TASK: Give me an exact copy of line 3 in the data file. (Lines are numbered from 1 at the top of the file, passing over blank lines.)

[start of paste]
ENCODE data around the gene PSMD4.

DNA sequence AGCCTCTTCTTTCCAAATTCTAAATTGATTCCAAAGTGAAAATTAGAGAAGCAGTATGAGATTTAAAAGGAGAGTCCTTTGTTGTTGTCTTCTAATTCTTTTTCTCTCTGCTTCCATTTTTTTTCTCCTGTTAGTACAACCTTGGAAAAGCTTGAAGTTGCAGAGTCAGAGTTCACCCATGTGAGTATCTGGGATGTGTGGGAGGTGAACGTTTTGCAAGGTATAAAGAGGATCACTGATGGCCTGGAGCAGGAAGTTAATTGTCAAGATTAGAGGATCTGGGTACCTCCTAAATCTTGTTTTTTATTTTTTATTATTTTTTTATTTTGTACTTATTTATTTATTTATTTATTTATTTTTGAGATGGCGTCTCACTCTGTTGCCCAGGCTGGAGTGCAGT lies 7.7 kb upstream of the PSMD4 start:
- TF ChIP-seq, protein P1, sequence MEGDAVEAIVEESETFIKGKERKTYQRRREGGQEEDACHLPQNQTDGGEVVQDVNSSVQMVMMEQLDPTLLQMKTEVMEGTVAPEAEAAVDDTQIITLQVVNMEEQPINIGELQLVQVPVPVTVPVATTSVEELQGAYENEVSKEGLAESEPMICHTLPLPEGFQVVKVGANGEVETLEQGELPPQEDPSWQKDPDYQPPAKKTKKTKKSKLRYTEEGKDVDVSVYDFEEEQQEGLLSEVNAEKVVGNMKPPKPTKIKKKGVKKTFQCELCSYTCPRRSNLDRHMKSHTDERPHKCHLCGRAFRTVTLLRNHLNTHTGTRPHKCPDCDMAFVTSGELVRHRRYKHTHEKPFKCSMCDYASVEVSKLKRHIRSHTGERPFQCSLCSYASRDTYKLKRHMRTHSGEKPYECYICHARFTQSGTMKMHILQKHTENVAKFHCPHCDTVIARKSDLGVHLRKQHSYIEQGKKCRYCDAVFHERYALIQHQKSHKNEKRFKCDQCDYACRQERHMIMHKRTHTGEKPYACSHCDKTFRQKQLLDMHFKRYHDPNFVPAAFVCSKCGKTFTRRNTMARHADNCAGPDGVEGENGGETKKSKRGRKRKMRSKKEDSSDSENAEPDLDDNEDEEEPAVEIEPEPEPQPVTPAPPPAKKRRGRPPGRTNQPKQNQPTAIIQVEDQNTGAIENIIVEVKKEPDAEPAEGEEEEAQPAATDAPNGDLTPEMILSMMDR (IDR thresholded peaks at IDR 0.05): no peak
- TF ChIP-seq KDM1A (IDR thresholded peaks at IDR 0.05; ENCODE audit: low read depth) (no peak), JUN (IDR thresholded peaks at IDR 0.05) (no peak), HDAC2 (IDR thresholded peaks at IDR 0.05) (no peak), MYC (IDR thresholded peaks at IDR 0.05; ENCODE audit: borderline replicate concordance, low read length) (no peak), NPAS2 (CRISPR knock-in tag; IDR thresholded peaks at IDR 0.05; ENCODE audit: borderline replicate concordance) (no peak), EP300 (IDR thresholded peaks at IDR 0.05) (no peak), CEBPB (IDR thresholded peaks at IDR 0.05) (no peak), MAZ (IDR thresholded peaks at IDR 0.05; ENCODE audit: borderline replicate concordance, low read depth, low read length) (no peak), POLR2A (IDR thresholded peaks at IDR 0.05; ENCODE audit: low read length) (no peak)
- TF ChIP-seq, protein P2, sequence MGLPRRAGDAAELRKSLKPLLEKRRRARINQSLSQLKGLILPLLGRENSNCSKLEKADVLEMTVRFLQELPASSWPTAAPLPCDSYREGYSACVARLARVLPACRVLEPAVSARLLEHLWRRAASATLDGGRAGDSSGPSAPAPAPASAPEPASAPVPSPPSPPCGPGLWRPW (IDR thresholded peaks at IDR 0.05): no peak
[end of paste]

- TF ChIP-seq, protein P1, sequence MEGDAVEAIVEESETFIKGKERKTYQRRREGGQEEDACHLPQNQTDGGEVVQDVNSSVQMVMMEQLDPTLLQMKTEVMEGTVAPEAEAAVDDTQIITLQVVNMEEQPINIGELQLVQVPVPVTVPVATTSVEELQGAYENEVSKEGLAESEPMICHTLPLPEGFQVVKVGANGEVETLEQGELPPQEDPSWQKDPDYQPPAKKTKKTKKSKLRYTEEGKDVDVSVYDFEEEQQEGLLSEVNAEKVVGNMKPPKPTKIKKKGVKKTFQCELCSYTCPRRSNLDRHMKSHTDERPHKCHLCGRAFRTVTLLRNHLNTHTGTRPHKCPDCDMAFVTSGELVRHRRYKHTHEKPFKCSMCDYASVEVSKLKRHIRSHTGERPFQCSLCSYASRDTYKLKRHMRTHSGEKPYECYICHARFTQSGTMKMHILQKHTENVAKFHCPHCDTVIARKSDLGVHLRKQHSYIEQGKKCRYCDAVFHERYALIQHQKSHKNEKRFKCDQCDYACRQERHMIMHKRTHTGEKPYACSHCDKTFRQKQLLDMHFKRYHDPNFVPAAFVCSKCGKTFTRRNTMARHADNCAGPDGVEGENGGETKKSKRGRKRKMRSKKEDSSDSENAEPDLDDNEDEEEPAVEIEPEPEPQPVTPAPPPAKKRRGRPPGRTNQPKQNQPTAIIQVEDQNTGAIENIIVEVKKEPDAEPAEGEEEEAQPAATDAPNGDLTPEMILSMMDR (IDR thresholded peaks at IDR 0.05): no peak